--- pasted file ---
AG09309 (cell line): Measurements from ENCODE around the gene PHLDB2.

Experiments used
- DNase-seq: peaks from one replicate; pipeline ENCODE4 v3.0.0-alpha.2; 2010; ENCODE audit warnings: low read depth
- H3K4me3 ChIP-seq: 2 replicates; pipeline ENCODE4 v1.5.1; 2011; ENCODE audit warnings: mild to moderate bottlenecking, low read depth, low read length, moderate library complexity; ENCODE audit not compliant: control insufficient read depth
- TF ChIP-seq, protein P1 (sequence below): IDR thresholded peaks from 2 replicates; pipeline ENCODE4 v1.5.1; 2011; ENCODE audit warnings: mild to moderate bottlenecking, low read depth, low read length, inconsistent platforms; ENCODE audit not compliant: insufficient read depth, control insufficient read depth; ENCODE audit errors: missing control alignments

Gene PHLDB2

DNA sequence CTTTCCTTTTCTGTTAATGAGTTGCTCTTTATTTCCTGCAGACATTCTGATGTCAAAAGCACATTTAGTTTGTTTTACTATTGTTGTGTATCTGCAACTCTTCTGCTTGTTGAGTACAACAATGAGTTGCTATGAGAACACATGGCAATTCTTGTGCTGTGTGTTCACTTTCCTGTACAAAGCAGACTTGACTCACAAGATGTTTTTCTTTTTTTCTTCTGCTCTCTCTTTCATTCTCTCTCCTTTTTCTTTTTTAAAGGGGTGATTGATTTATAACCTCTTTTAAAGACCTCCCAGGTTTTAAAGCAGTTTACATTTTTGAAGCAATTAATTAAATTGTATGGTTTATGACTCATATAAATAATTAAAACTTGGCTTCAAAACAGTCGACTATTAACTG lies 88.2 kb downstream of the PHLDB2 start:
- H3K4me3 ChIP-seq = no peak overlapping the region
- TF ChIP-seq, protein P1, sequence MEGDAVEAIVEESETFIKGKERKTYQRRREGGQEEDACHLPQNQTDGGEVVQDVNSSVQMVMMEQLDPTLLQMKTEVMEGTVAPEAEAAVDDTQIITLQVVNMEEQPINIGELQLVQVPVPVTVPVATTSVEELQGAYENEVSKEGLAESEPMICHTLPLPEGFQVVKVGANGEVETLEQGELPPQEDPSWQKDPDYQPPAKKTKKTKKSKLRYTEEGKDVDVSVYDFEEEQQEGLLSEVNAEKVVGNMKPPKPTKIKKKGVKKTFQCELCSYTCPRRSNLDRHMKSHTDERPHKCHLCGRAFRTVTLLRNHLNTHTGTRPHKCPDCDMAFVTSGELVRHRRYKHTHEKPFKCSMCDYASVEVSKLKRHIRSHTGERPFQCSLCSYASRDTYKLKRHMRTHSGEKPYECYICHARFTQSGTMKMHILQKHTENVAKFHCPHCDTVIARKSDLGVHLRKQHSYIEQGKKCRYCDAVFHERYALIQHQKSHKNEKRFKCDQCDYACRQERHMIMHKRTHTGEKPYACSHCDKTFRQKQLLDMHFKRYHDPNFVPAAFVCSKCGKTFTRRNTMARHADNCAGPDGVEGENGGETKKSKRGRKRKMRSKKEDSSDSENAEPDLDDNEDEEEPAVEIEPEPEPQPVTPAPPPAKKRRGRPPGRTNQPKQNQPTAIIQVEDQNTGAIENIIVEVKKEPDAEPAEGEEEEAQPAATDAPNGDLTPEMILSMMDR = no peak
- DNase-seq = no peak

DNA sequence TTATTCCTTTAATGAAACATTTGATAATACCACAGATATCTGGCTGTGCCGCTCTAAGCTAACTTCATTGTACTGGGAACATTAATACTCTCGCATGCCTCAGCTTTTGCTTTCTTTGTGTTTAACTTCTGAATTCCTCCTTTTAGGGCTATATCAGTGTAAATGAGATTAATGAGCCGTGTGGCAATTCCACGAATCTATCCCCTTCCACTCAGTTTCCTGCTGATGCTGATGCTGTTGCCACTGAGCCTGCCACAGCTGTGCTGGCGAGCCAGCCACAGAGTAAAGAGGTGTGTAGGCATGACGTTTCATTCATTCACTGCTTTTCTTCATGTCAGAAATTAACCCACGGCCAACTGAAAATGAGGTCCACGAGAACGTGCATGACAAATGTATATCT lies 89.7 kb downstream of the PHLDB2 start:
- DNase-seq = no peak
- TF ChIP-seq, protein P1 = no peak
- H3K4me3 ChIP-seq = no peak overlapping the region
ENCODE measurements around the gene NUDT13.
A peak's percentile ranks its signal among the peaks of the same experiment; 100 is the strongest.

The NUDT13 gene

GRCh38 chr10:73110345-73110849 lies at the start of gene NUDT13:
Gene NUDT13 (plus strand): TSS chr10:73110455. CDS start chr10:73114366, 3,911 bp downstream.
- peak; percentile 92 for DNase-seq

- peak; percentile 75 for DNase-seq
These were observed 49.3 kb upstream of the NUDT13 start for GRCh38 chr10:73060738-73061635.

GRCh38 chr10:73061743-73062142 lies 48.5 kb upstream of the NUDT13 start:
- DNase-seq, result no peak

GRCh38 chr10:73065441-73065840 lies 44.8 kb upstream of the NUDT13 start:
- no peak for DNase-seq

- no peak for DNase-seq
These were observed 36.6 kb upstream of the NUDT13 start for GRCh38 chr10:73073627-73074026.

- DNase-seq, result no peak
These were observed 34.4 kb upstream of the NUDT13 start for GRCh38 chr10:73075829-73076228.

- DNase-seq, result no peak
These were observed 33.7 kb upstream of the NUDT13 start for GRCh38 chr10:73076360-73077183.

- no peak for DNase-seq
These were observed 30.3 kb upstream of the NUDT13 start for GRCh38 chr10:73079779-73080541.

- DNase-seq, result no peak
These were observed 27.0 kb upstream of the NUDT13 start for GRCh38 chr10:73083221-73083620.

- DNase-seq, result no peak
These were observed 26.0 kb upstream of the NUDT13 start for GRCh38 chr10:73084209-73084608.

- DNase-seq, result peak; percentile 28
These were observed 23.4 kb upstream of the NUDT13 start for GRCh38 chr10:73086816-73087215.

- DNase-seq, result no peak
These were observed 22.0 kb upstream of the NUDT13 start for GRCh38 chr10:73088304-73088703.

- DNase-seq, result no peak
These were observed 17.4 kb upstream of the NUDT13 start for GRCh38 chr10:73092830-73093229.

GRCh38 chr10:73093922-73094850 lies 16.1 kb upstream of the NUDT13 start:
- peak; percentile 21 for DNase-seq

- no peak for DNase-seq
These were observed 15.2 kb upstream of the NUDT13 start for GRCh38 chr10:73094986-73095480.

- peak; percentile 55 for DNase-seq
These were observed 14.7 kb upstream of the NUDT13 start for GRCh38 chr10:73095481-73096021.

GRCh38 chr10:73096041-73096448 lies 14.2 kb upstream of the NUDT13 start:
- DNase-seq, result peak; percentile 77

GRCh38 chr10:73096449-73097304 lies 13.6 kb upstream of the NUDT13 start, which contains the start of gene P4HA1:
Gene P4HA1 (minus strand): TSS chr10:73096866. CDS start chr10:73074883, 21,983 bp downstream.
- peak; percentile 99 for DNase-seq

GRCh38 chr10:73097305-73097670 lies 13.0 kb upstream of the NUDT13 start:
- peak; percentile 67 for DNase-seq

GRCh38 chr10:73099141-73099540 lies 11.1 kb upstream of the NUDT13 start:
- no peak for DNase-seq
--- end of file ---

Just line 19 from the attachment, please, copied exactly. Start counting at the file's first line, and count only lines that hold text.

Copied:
Gene NUDT13 (plus strand): TSS chr10:73110455. CDS start chr10:73114366, 3,911 bp downstream.